One podcast that I listened to last week was from Driven to Quilt , and it discussed the importance of quilting in an ergonomically sound fashion in order to prevent injury. As I was listening, I was kind of chuckling about how "that could never happen to me," when I realized that the lady speaking was the one telling me that she didn't think it could happen to her. And it did. I'm sure it will now be karmic retribution for me to sustain some kind of crazy quilting injury. So now I'm totally paranoid. (I'm a worst-case scenario thinker, and I'm always convinced I'm about to come down with some kind of illness and suddenly die. Yes, I've called my husband before to tell him, "Hey, in case I die, tell the coroner I had a [insert random ailment]." I'm also worried they'll think he killed me, and he'll be arrested, so our child will be raise by God-knows-who since I'm an only-child without siblings to raise my child and love him like his daddy or I would.) You can see the duress I've been under all for the sake of quilting. To exacerbate the situation, Becky Goldsmith gave us a big talk about going to pilates to strengthen our cores so that we can quilt and reduce our risk of injury. Yes, I've now heard two times in one day about the dangers of reckless sewing. What is it Oprah says? Something about God whispering to you? Sheesh, I need to start paying better attention.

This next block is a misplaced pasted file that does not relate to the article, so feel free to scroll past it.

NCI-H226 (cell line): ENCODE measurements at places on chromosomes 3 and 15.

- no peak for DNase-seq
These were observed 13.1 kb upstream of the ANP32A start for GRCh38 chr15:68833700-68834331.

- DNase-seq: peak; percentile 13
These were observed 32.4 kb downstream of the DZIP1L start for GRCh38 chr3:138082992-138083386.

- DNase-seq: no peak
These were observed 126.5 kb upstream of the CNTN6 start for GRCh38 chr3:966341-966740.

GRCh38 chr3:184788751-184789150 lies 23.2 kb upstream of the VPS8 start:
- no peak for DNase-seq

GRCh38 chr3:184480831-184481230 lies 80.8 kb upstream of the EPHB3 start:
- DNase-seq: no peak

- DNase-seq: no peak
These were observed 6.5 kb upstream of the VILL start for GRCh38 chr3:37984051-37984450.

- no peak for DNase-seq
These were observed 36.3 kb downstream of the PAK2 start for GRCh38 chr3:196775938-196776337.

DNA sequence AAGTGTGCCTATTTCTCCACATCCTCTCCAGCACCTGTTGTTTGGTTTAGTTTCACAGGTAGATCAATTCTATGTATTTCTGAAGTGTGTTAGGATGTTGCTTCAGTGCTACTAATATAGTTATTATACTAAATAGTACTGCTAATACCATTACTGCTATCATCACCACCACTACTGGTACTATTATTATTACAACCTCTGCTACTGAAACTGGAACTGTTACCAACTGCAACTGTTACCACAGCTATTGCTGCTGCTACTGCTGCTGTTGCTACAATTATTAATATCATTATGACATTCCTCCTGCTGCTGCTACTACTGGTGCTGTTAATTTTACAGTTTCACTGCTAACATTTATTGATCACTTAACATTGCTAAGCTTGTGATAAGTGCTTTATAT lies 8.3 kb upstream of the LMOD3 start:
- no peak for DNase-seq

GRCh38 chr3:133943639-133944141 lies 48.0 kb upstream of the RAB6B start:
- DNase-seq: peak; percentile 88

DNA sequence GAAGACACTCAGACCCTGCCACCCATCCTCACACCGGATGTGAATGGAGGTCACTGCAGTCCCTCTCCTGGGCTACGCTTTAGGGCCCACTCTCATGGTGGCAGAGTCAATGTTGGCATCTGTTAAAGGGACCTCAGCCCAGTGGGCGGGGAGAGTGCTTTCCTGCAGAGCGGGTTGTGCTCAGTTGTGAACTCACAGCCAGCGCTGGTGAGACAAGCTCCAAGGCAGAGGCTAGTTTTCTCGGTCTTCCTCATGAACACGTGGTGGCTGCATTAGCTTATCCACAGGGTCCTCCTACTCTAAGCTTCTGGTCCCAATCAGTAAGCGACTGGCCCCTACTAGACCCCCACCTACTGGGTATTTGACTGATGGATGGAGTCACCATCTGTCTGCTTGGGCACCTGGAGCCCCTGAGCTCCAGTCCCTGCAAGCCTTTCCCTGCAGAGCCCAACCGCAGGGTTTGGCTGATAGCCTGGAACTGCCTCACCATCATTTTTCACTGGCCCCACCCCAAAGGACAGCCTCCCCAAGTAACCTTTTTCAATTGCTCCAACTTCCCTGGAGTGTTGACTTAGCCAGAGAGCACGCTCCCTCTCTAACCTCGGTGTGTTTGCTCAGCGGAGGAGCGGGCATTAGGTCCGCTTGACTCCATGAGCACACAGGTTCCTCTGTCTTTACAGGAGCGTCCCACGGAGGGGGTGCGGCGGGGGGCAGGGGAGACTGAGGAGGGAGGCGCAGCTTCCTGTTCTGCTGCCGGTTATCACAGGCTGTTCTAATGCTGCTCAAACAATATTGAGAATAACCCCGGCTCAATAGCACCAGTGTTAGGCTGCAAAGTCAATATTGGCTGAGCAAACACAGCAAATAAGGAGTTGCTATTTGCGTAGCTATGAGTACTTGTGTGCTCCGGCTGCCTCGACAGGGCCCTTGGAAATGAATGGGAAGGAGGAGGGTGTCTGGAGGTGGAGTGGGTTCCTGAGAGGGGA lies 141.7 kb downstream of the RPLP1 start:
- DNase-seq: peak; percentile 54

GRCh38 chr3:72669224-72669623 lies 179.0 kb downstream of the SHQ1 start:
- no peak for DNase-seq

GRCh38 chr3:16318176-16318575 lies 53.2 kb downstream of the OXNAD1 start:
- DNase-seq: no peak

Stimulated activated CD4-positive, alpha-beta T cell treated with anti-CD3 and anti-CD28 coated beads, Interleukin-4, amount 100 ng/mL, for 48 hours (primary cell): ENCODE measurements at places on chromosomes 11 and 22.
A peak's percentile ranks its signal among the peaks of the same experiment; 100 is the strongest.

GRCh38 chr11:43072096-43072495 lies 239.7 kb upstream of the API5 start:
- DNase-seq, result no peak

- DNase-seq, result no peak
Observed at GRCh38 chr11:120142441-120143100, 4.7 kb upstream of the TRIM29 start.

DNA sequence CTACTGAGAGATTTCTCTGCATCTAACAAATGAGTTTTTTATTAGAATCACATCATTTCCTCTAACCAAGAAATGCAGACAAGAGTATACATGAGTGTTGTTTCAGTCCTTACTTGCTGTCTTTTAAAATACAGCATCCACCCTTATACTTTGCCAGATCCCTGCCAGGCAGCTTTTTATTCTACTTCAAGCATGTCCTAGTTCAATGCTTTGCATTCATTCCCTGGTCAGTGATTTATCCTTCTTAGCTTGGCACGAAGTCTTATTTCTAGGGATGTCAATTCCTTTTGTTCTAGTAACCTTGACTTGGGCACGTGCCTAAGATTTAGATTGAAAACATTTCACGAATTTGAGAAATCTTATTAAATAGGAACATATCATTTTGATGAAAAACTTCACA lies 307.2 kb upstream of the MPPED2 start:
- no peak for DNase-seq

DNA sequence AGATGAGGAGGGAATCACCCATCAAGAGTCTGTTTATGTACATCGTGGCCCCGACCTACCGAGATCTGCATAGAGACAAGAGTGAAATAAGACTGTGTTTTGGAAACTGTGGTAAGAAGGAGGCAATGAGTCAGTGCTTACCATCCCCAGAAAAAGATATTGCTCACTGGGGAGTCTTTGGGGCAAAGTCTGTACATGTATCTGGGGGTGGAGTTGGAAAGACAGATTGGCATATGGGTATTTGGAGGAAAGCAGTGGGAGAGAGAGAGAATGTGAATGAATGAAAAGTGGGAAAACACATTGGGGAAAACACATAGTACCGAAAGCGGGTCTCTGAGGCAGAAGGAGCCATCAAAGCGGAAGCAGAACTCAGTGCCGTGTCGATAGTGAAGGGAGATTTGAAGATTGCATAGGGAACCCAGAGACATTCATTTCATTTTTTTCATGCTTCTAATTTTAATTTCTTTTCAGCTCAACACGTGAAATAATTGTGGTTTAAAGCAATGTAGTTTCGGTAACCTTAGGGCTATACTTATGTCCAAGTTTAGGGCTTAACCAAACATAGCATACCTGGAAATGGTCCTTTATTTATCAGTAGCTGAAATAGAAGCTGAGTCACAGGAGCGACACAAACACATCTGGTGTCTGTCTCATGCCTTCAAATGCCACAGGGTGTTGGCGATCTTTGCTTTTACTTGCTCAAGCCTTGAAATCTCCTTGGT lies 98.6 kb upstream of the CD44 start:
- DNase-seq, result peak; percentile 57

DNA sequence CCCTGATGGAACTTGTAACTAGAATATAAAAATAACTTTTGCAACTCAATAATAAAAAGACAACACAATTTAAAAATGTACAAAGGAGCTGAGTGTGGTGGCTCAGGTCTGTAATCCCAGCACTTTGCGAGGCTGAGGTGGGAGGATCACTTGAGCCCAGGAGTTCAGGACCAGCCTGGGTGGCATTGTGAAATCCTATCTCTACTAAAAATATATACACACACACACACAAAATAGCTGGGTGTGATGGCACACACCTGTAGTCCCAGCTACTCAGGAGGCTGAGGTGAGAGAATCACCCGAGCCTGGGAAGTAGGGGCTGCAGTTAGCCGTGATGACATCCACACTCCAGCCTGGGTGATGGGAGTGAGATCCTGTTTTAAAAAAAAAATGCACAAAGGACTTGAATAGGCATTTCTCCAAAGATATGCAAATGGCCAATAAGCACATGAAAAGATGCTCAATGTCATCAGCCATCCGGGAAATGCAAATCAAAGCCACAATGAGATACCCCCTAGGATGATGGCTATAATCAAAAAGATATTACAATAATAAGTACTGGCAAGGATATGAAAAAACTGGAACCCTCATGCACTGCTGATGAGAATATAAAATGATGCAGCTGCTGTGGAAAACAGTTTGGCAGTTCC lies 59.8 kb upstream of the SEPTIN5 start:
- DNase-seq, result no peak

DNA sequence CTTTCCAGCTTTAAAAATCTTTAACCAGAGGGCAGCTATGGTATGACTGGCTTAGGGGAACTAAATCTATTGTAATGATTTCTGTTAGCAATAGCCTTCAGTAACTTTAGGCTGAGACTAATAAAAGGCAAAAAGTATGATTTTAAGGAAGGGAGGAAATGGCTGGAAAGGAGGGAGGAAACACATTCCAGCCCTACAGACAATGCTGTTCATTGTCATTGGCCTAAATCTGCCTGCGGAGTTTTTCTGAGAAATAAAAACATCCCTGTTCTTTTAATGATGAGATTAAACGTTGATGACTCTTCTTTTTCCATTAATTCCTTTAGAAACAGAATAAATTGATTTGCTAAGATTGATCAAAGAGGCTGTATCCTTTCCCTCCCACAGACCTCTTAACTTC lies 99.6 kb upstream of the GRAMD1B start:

I've sewn everyday this week, and everyday, I'm budgeting my time between hand applique and machine work, just like the podcaster and my BFF Becky Goldsmith recommends. Truth be told, I'm serious dying to do more hand applique, but I try to not do more than an hour at a time. So, a little of this, and a little of that. One thing is certain. After hand work, it sure makes you appreciate how fast machine piecing is. So, another WIP is finished (well, aside from quilting and binding). This baby isn't going to be done on my sewing machine. Dear Hubby needs to buy me a long arm.
The quilt top shown is from Livin' Large by Anka's Treasures . Pattern is Kaleidoscope, and I used Paisley Party by Terry Atkinson and Liz Lois for Red Rooster Fabrics. I actually bought this as a kit at Henfeathers in Wichita, KS this summer.